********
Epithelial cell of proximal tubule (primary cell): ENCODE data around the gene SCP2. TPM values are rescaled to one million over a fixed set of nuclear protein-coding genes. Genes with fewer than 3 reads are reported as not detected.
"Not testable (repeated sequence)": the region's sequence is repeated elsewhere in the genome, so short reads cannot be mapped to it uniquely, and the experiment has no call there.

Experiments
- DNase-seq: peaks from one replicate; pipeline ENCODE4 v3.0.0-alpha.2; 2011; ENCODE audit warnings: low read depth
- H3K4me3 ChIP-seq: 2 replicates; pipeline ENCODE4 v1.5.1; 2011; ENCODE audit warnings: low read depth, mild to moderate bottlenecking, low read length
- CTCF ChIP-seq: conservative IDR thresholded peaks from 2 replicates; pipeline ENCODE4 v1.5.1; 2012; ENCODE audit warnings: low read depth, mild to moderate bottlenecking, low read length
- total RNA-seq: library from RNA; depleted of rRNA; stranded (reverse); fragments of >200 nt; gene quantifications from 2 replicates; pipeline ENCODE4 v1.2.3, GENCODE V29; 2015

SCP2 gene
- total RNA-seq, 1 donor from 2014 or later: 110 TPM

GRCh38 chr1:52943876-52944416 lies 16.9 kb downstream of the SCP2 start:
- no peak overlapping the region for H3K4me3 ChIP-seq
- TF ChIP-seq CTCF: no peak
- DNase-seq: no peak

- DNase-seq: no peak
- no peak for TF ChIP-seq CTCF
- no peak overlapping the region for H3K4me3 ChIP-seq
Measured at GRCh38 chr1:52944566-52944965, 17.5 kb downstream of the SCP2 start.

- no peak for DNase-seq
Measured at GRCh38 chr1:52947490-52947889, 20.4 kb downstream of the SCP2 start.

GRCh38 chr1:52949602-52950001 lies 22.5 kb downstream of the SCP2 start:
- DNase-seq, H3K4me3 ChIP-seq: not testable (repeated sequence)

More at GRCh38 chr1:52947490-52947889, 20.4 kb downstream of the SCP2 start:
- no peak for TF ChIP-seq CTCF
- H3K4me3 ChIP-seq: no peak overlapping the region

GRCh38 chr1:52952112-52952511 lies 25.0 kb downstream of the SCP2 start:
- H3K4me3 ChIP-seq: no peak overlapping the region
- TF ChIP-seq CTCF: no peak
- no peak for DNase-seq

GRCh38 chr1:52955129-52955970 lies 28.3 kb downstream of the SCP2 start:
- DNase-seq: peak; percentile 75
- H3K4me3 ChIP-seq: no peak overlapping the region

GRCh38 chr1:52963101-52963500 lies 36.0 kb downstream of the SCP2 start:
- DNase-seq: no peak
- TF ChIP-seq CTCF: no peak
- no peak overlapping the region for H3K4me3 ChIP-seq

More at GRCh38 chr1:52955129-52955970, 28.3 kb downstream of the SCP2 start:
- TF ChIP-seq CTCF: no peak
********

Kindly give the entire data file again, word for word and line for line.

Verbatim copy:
Epithelial cell of proximal tubule (primary cell): ENCODE data around the gene SCP2. TPM values are rescaled to one million over a fixed set of nuclear protein-coding genes. Genes with fewer than 3 reads are reported as not detected.
"Not testable (repeated sequence)": the region's sequence is repeated elsewhere in the genome, so short reads cannot be mapped to it uniquely, and the experiment has no call there.

Experiments
- DNase-seq: peaks from one replicate; pipeline ENCODE4 v3.0.0-alpha.2; 2011; ENCODE audit warnings: low read depth
- H3K4me3 ChIP-seq: 2 replicates; pipeline ENCODE4 v1.5.1; 2011; ENCODE audit warnings: low read depth, mild to moderate bottlenecking, low read length
- CTCF ChIP-seq: conservative IDR thresholded peaks from 2 replicates; pipeline ENCODE4 v1.5.1; 2012; ENCODE audit warnings: low read depth, mild to moderate bottlenecking, low read length
- total RNA-seq: library from RNA; depleted of rRNA; stranded (reverse); fragments of >200 nt; gene quantifications from 2 replicates; pipeline ENCODE4 v1.2.3, GENCODE V29; 2015

SCP2 gene
- total RNA-seq, 1 donor from 2014 or later: 110 TPM

GRCh38 chr1:52943876-52944416 lies 16.9 kb downstream of the SCP2 start:
- no peak overlapping the region for H3K4me3 ChIP-seq
- TF ChIP-seq CTCF: no peak
- DNase-seq: no peak

- DNase-seq: no peak
- no peak for TF ChIP-seq CTCF
- no peak overlapping the region for H3K4me3 ChIP-seq
Measured at GRCh38 chr1:52944566-52944965, 17.5 kb downstream of the SCP2 start.

- no peak for DNase-seq
Measured at GRCh38 chr1:52947490-52947889, 20.4 kb downstream of the SCP2 start.

GRCh38 chr1:52949602-52950001 lies 22.5 kb downstream of the SCP2 start:
- DNase-seq, H3K4me3 ChIP-seq: not testable (repeated sequence)

More at GRCh38 chr1:52947490-52947889, 20.4 kb downstream of the SCP2 start:
- no peak for TF ChIP-seq CTCF
- H3K4me3 ChIP-seq: no peak overlapping the region

GRCh38 chr1:52952112-52952511 lies 25.0 kb downstream of the SCP2 start:
- H3K4me3 ChIP-seq: no peak overlapping the region
- TF ChIP-seq CTCF: no peak
- no peak for DNase-seq

GRCh38 chr1:52955129-52955970 lies 28.3 kb downstream of the SCP2 start:
- DNase-seq: peak; percentile 75
- H3K4me3 ChIP-seq: no peak overlapping the region

GRCh38 chr1:52963101-52963500 lies 36.0 kb downstream of the SCP2 start:
- DNase-seq: no peak
- TF ChIP-seq CTCF: no peak
- no peak overlapping the region for H3K4me3 ChIP-seq

More at GRCh38 chr1:52955129-52955970, 28.3 kb downstream of the SCP2 start:
- TF ChIP-seq CTCF: no peak